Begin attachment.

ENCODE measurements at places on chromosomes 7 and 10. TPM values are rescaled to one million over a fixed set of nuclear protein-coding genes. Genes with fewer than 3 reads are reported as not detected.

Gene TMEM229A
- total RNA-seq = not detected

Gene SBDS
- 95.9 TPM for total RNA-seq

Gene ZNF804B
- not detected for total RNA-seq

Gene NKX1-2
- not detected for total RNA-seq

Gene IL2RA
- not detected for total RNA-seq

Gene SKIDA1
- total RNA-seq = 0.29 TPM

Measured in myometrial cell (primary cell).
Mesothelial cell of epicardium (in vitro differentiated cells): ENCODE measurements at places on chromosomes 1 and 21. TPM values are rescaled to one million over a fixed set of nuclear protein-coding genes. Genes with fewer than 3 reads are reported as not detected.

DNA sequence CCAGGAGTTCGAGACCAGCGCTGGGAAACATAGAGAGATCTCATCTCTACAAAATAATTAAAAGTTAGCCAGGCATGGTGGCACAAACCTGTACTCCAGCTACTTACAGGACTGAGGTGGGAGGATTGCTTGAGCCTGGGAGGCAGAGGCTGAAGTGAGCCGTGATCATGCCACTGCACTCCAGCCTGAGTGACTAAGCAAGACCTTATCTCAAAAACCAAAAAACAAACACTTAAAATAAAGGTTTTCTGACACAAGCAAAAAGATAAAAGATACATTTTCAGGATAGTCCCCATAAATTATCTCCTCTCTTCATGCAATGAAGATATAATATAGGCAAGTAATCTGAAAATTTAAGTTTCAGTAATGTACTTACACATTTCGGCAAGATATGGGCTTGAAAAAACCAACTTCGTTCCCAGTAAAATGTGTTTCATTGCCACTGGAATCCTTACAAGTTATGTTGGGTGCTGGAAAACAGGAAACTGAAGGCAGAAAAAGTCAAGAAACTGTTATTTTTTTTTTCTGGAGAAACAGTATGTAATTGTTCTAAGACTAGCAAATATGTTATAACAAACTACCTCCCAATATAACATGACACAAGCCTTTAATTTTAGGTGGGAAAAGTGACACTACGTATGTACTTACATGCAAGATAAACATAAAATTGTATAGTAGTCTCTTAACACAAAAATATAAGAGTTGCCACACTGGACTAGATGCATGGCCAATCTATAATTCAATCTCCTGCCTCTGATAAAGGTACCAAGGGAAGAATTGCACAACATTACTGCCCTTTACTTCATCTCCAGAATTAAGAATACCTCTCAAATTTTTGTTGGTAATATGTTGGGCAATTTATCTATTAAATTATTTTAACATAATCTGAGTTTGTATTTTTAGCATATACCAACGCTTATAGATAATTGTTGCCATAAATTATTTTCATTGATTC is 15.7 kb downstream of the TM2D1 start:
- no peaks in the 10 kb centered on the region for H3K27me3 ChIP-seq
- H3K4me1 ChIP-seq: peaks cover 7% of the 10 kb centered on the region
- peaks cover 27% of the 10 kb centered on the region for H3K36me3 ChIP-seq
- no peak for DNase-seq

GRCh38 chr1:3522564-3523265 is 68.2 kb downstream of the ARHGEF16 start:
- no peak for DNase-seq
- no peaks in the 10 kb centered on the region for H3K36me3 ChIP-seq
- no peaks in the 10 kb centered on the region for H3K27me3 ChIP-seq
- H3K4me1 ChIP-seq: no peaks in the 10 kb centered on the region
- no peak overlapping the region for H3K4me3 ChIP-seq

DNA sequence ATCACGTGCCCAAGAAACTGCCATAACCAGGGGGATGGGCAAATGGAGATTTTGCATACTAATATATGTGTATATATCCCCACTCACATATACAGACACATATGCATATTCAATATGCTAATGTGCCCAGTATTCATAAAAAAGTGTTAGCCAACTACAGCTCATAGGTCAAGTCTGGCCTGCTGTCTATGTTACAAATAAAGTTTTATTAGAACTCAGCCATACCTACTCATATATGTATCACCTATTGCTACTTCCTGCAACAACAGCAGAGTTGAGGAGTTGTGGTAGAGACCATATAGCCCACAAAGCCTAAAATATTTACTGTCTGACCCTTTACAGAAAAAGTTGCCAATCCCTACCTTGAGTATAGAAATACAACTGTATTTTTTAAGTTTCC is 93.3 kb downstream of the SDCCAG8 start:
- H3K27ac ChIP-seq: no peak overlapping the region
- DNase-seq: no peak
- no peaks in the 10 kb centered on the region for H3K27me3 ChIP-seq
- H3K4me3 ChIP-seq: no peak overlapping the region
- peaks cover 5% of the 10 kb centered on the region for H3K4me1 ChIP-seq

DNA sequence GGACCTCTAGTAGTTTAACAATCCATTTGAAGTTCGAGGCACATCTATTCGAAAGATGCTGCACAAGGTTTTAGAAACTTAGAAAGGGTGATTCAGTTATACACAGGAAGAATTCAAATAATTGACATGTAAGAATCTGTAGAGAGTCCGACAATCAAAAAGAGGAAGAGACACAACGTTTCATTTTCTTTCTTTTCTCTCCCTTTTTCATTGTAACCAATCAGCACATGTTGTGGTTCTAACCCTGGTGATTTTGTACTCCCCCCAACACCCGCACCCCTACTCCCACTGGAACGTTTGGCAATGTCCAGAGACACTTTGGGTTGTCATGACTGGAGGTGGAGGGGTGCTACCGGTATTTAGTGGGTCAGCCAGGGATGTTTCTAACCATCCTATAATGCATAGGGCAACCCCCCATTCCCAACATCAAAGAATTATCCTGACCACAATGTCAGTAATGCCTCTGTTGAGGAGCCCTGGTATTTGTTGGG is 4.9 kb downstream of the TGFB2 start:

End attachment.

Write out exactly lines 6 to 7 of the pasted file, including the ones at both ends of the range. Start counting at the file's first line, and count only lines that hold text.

Gene ZNF804B
- not detected for total RNA-seq